• "God invented war so Americans could learn geography" -- Mark Twain.

Sunday, December 5, 2010

NIPP & CIKR - Whom the Gods Would Destroy

BBC reports that "A long list of key facilities around the world that the US describes as vital to its national security has been released by Wikileaks."

The State Department document, published by BBC on line with embedded links, is dated 18 February 2009 and was compiled by diplomatic posts around the world at the behest of the Secretary of State.

The aim of the document was to compile a list of "critical infrastructure and key resources" outside the United States deemed essential to U.S. national security.

The compilation was initiated in order to provide "unifying structure" for the Department of Homeland Security's "National Infrastructure Protection Plan" (NIPP) authorised by Homeland Security Presidential Directive 7, (HSPD 7).

Under 42 U.S.C. 5915 (d), (Patriot Act of 2001), "critical infrastructure" is defined as "systems and assets, whether physical or virtual, so vital to the United States [that] the incapacitation or destruction of such systems and assets would have a debilitating impact on security, national economic security, national public health or safety or any combination [thereof]."

According to the BBC, the list includes communication hubs, gas pipelines, mines, pharmaceutical plants, and even an anti-snake venom factory in Australia.

After reporting on the above, the BBC article concludes by stating that the wikileak "inevitably prompts the question as to exactly what positive benefit Wikileaks was intending in releasing this document."

Woodchip Gazette will proffer an answer.

The benefit of the leak is that it shows that the United States Government is clinically insane. It has simply laid claim to whatever it wants in the world, anywhere.

Let it be clear. The NIPP explicitly calls for the "protection of the nation's CI/KR" -- that is, the infrastructure and resoures of the United States. But Siberia, Denmark and Australia are not in the United States. They are foreign and sovereign countries responsible for their own security and welfare.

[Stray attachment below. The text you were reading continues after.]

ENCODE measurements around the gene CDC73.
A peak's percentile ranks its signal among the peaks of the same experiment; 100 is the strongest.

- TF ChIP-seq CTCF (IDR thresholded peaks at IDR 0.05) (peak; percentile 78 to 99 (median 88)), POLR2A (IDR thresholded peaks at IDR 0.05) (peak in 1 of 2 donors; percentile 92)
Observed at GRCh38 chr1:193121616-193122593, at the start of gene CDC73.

Nevertheless, in the eyes of the United States Government this minor detail is irrelevant. Anything we need is deemed essentially ours. This is not a slip of the tongue or a mere casual way of speaking. It is the necessary and inevitable result of neocon strategic policies which this Gazette has warned against many times.

The essential premise of neocon strategy, as initially drafted in 1992 by Dick Cheney's Defense Planning Guide (DPG) was that the military preeminence of the United States following the collapse of the Soviet Union required a strategic "refocus on precluding the emergence of any potential global competitor." The DPG noted that potential threats could arise in any area of the globe ("including Europe, East Asia, the Middle East, Southwest Asia...the terriotry of the former Soviet Union...Latin America, Oceania and Sub Saharan Africa") and thus "the U.S. will be concerned with preventing the domination of key regions by a hotile power."

Eight years later, the neocon Project for a New America Century, incorporated Cheney's DPG draft into a defense policy paper entitled "Rebuiling America's Defenses." The paper called for the promotion of "America's principles" abroad by a "grand strategy" which would seize the opportunity of the USSR's demise and "preseve American preeminence" by a strategy of full spectrum power projection.

Fundamental was the maintenance and enhancement of nuclear and missile systems "to defend the American homeland ... and to provide a secure basis for U.S. power projection around the world. (Op. Cit. p. v.)

Power projection itself would take place by "securing and expanding" so-called "zones of democratic peace". These zones (e.g. Kosovo or Iraq) would comprise "forward operating bases" which would serve as a "force multiplier in power projection operations as well as help solidify political and security ties with host nations. (Op. Cit. pg. 20.)

The Report explicitly discounted the existence of any serious or actual threat to American national security. Instead, it argued that American military strategy should aim to preclude any potential threat from arising.

"Even if such enemies [we]re merely able to threaten American allies... America's ability to project power will be deeply compromised."
In other words, power projection had become an end itself. The policy did not simply argue for the projection of power to prevent an actual or imminent harm but to preclude any potential compromise to power projection itself.